Today is Nikolaus Day in Germany. So, do not be surprised when you notice lots of little boots sitting outside German houses, it is not free kids shoe day.
The tradition is a pretty old one and here is the scoop on the History of Nikolaus day and good ol’ Saint Nikolaus. Though they have similar outfits, Nikolaus is not to be confused with Santa Claus, who Germans call the Weihnachtsmann, or Father Christmas. They are two different people. In fact, many religious families try to focus more on Nikolaus earlier in December to ensure that Christmas is actually about Jesus’ birth, and not presents from a commercialized Santa.
Nicholas was born a Greek in Asia Minor during the third century in the Greek city of Patara which was a port on the Mediterranean Sea and was located in Myra, Lycia, a Greek province of Asia Minor (part of modern-day Demre Turkey), at a time when the region was Greek in its heritage, culture and outlook and was part of the Roman province of Asia. He was the only son of wealthy Christian parents named Epiphanus and Johanna according to some accounts and Theophanes and Nonna according to others. He was very religious from an early age and according to legend, Nicholas was said to have rigorously observed the canonical fasts of Wednesdays and Fridays. His wealthy parents died in an epidemic while Nicholas was still young and he was raised by his uncle—also named Nicholas—who was the bishop of Patara. He tonsured the young Nicholas as a reader, and later as presbyter (priest). Nicholas also spent a stint at a monastery named Holy Sion, which had been founded by his uncle.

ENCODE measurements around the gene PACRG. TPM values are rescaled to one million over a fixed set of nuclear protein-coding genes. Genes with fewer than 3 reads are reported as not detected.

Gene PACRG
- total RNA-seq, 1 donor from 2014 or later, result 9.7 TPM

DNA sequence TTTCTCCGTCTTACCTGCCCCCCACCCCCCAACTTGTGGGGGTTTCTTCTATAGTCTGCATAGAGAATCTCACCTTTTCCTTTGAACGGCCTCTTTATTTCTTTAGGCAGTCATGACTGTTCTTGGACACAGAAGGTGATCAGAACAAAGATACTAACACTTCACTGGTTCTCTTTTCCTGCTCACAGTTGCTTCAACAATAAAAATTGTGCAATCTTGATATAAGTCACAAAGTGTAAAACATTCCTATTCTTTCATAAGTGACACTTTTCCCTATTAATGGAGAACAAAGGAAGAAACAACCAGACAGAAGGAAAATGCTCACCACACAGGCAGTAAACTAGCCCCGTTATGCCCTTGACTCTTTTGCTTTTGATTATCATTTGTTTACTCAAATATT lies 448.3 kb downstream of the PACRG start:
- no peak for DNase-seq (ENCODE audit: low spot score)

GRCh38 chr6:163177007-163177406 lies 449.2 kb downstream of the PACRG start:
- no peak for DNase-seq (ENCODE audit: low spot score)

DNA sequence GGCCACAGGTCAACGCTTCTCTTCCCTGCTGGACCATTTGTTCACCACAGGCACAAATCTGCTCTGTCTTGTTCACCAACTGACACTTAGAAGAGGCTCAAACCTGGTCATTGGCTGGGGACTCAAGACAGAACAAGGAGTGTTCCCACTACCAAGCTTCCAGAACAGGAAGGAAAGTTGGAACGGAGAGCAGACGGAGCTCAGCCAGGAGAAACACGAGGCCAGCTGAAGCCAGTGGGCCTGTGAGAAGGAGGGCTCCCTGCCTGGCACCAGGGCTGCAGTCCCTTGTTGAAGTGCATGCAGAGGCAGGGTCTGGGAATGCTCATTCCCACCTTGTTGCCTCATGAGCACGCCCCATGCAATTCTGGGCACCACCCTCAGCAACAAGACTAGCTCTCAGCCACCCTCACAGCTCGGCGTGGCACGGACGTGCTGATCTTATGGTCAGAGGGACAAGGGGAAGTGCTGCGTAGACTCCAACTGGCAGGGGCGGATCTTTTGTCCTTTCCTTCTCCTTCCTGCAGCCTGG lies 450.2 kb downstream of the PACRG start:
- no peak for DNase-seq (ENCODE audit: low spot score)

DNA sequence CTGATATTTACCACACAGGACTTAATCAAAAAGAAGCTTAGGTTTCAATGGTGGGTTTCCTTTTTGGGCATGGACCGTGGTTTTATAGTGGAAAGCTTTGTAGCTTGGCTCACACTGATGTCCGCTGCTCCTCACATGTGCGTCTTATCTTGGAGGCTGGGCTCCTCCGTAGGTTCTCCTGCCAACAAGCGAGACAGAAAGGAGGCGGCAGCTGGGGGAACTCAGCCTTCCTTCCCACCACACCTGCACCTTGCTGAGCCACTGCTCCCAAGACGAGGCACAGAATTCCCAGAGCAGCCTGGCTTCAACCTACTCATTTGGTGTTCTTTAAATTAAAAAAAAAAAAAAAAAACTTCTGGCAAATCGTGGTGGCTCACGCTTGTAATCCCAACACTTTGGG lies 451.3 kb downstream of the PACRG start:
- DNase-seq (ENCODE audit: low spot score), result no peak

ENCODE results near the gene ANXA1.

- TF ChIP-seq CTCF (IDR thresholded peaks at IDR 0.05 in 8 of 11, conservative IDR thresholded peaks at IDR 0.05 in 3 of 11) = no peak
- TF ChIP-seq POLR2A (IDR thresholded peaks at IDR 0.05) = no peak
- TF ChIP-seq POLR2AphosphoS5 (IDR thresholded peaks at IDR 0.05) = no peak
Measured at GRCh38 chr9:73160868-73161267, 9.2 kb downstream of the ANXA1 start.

Saint Nicholas, also called Nikolaos of Myra, was a historic 4th-century saint and Greek Bishop of Myra. Because of the many miracles attributed to his intercession, he is also known as Nikolaos the Wonderworker. He had a reputation for secret gift-giving, such as putting coins in the shoes of those who left them out for him, and thus became the model for Santa Claus, whose modern name comes from the Dutch Sinterklaas, itself from a series of elisions and corruptions of the transliteration of “Saint Nikolaos”. His reputation evolved among the faithful, as was common for early Christian saints. In 1087, his relics were furtively translated to Bari, in southeastern Italy; for this reason, he is also known as Nikolaos of Bari. His feastday is 6 December.
In Germany, Nikolaus is usually celebrated on a small scale. According to the legend, Nikolaus comes in the middle of the night on a donkey or a horse and leaves little treats – like coins, chocolate, oranges and toys – for good children. Many children put a boot called Nikolaus-Stiefel (Nikolaus boot) outside the front door on the night of 5 December or the evening of December 6th and dirty boots are an absolute no go. Children polish their boots to show they’ve been good. They usually place just one boot outside their door so they don’t appear too greedy, though.
St. Nicholas fills the boot with gifts and sweets overnight and at the same time checks up on the children to see if they were good, polite and helpful the last year. If they were not, Nikolaus only leaves a switch (Rute) in the boot, ostensibly for spankings, to show that the child doesn’t deserve a treat. In other families, a man disguised as St. Nicholas will visit the family or the child’s school alone or with his with his sinister-looking alter ego Knecht Ruprecht to question the children about their behavior.
Sometimes a disguised Nikolaus also visits the children at school or in their homes and asks them if they have been good (sometimes ostensibly checking his golden book for their record), handing out presents on a per-behavior basis.
Bild von Frauke Riether auf Pixabay